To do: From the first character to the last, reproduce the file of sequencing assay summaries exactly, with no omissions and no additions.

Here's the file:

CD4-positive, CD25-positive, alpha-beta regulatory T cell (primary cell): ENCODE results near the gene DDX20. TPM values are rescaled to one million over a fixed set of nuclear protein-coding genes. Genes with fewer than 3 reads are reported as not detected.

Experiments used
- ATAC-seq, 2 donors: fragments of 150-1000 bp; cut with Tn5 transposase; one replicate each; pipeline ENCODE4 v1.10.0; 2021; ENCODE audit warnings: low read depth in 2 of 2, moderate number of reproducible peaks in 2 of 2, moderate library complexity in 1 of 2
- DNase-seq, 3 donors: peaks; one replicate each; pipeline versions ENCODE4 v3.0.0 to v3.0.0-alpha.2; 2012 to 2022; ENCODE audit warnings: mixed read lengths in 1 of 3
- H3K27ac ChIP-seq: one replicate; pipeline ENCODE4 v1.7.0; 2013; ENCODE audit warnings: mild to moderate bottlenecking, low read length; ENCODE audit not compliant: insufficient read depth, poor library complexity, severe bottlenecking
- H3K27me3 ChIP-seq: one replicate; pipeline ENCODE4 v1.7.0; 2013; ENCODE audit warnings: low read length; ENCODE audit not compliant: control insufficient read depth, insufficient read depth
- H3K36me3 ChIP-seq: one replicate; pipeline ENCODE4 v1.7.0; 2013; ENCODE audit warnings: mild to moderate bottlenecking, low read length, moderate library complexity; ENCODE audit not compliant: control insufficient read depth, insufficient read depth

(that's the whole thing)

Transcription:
CD4-positive, CD25-positive, alpha-beta regulatory T cell (primary cell): ENCODE results near the gene DDX20. TPM values are rescaled to one million over a fixed set of nuclear protein-coding genes. Genes with fewer than 3 reads are reported as not detected.

Experiments used
- ATAC-seq, 2 donors: fragments of 150-1000 bp; cut with Tn5 transposase; one replicate each; pipeline ENCODE4 v1.10.0; 2021; ENCODE audit warnings: low read depth in 2 of 2, moderate number of reproducible peaks in 2 of 2, moderate library complexity in 1 of 2
- DNase-seq, 3 donors: peaks; one replicate each; pipeline versions ENCODE4 v3.0.0 to v3.0.0-alpha.2; 2012 to 2022; ENCODE audit warnings: mixed read lengths in 1 of 3
- H3K27ac ChIP-seq: one replicate; pipeline ENCODE4 v1.7.0; 2013; ENCODE audit warnings: mild to moderate bottlenecking, low read length; ENCODE audit not compliant: insufficient read depth, poor library complexity, severe bottlenecking
- H3K27me3 ChIP-seq: one replicate; pipeline ENCODE4 v1.7.0; 2013; ENCODE audit warnings: low read length; ENCODE audit not compliant: control insufficient read depth, insufficient read depth
- H3K36me3 ChIP-seq: one replicate; pipeline ENCODE4 v1.7.0; 2013; ENCODE audit warnings: mild to moderate bottlenecking, low read length, moderate library complexity; ENCODE audit not compliant: control insufficient read depth, insufficient read depth